2

I have an article document and I use \flushleft after equations to have the next line start on the left. It seems to then do that for all new lines after the command though, which is not what I want. Is there a command to just flush left the next line? Or any other way to circumvent the problem?

  • I think you want to avoid having an empty line after your \end{equation} or \], then the next line won't be the start of a paragraph and therefore start on the left all by itself. Or maybe I misunderstand your question. – wrtlprnft May 8 '16 at 7:55
  • @wrtlprnft i see that solves the problem. may i ask if there is a "command way" to do that? i kind of like having the empty line in the editor to visually separate equations which helps me when i write the document. – Wolpertinger May 8 '16 at 7:58
  • 1
    Well, the usual hack is to have a % (comment) sign in the otherwise empty line, that's enough for TeX not to consider it a paragraph separator. The other way is to put \noindent at the start of the paragraph, this prevents indentation of just this paragraph (but not any extra vertical whitespace caused by the paragraph, so I'd prefer to avoid the paragraph altogether). – wrtlprnft May 8 '16 at 8:03
  • 2
    blank lines in TeX are not just cosmetic formatting of the source code, they are equivalent to \par a specific instruction to end the current paragraph, they should only be used were a paragraph should end (and never before a display equation) – David Carlisle May 8 '16 at 8:50
4

The reason the next line does not start at the left is because LaTeX considers it to be the start of a new paragraph. This always happens if you have a blank line between the display equation and the following text, like so:

% incorrect example – don't do this!
We can then show that

\begin{equation}
    a = 5,
\end{equation}

where $a$ is a constant.

Internally, every empty line is converted to a \par token, which usually produces a new paragraph with various possible side effects, including indenting the next line, inserting (stretchable) vertical space, and a hint to encourage page breaks.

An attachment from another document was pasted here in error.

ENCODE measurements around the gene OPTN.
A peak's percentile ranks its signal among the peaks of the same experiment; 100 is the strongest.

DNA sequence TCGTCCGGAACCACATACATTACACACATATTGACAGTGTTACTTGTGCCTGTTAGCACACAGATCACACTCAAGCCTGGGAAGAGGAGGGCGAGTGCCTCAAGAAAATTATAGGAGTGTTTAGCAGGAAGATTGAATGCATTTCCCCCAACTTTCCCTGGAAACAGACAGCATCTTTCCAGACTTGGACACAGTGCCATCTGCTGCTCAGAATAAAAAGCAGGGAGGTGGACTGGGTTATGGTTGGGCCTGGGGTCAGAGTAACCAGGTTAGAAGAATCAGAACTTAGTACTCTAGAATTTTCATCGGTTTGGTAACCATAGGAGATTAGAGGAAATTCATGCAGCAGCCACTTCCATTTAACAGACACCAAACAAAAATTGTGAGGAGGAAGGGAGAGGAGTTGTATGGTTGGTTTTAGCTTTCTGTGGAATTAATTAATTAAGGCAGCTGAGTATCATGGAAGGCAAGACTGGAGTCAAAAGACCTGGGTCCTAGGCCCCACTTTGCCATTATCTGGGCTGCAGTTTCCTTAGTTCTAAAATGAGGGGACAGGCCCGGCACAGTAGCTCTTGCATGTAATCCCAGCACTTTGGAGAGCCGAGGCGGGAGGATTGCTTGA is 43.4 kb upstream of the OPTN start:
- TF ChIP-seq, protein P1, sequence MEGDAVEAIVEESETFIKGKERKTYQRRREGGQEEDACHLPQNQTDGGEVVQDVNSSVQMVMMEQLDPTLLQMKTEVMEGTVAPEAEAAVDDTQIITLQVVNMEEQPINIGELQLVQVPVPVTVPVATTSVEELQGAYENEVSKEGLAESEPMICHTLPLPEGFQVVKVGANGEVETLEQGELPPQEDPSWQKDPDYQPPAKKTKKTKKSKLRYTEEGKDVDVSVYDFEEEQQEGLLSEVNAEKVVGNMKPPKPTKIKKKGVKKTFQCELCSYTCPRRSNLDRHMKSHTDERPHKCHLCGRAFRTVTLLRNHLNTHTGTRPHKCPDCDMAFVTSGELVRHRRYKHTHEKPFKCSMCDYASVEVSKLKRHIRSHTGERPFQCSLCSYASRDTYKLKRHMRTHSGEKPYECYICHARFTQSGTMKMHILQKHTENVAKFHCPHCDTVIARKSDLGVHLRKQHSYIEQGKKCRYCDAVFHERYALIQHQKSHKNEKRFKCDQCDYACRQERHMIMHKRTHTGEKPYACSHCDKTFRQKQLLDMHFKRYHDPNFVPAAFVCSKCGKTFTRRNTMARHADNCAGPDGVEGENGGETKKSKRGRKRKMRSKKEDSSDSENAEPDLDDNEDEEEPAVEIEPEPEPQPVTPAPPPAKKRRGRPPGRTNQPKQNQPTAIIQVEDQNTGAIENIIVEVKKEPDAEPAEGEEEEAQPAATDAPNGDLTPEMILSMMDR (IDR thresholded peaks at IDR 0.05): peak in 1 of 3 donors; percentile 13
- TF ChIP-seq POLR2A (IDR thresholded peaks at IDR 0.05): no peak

The proper way to fix this is to remove the empty lines or make them non-empty. The latter can be achieved by inserting an empty comment:

% improved example
We can then show that
%
\begin{equation}
    a = 5,
\end{equation}
%
where $a$ is a constant.

Also note the empty comment before the equation. It prevents a similar problem of incorrect vertical spacing and page breaks. It also makes sense semantically: an equation should never start a paragraph.

As part of the original question, it was asked how to prevent indentation of just the next line. This can be done by placing \noindent at the beginning of the paragraph that should not be indented. While it has its uses, I would strongly recommend against using this method after equations due to the other possible side effects of paragraphs.

| improve this answer | |
  • 1
    you might add that an empty line shouldn't be left before an equation. that results in incorrect spacing around the display, and also allows a page break, which isn't considered good form. – barbara beeton May 8 '16 at 12:43
  • @barbarabeeton: My example did already include this, but I guess it's a good idea to explicitly mention it in the text. – wrtlprnft May 8 '16 at 12:57

Your Answer

By clicking “Post Your Answer”, you agree to our terms of service, privacy policy and cookie policy

Not the answer you're looking for? Browse other questions tagged or ask your own question.